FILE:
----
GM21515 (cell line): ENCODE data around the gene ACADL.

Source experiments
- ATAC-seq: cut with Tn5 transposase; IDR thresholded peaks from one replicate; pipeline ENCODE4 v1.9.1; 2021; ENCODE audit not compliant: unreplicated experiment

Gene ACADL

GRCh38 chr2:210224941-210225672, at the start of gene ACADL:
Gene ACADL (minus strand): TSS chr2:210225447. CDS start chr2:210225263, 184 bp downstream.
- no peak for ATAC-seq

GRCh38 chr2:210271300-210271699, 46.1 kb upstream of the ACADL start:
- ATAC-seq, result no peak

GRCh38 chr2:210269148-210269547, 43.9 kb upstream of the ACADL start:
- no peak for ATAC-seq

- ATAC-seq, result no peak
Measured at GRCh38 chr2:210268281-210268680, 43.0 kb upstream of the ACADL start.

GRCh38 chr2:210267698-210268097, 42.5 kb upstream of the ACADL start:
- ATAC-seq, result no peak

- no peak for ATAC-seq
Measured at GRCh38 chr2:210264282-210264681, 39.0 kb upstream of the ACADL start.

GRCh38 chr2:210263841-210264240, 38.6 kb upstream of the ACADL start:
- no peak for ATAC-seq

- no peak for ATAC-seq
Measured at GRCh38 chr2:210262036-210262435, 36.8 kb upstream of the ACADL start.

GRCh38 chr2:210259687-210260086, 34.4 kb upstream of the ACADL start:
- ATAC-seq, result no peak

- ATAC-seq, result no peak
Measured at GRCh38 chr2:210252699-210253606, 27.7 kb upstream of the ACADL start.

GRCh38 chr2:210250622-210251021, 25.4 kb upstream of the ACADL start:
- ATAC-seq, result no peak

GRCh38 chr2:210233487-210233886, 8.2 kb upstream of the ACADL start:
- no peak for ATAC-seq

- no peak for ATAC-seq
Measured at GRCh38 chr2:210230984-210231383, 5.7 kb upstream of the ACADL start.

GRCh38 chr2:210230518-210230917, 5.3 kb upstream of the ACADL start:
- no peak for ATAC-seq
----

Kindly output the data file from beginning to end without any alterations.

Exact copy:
GM21515 (cell line): ENCODE data around the gene ACADL.

Source experiments
- ATAC-seq: cut with Tn5 transposase; IDR thresholded peaks from one replicate; pipeline ENCODE4 v1.9.1; 2021; ENCODE audit not compliant: unreplicated experiment

Gene ACADL

GRCh38 chr2:210224941-210225672, at the start of gene ACADL:
Gene ACADL (minus strand): TSS chr2:210225447. CDS start chr2:210225263, 184 bp downstream.
- no peak for ATAC-seq

GRCh38 chr2:210271300-210271699, 46.1 kb upstream of the ACADL start:
- ATAC-seq, result no peak

GRCh38 chr2:210269148-210269547, 43.9 kb upstream of the ACADL start:
- no peak for ATAC-seq

- ATAC-seq, result no peak
Measured at GRCh38 chr2:210268281-210268680, 43.0 kb upstream of the ACADL start.

GRCh38 chr2:210267698-210268097, 42.5 kb upstream of the ACADL start:
- ATAC-seq, result no peak

- no peak for ATAC-seq
Measured at GRCh38 chr2:210264282-210264681, 39.0 kb upstream of the ACADL start.

GRCh38 chr2:210263841-210264240, 38.6 kb upstream of the ACADL start:
- no peak for ATAC-seq

- no peak for ATAC-seq
Measured at GRCh38 chr2:210262036-210262435, 36.8 kb upstream of the ACADL start.

GRCh38 chr2:210259687-210260086, 34.4 kb upstream of the ACADL start:
- ATAC-seq, result no peak

- ATAC-seq, result no peak
Measured at GRCh38 chr2:210252699-210253606, 27.7 kb upstream of the ACADL start.

GRCh38 chr2:210250622-210251021, 25.4 kb upstream of the ACADL start:
- ATAC-seq, result no peak

GRCh38 chr2:210233487-210233886, 8.2 kb upstream of the ACADL start:
- no peak for ATAC-seq

- no peak for ATAC-seq
Measured at GRCh38 chr2:210230984-210231383, 5.7 kb upstream of the ACADL start.

GRCh38 chr2:210230518-210230917, 5.3 kb upstream of the ACADL start:
- no peak for ATAC-seq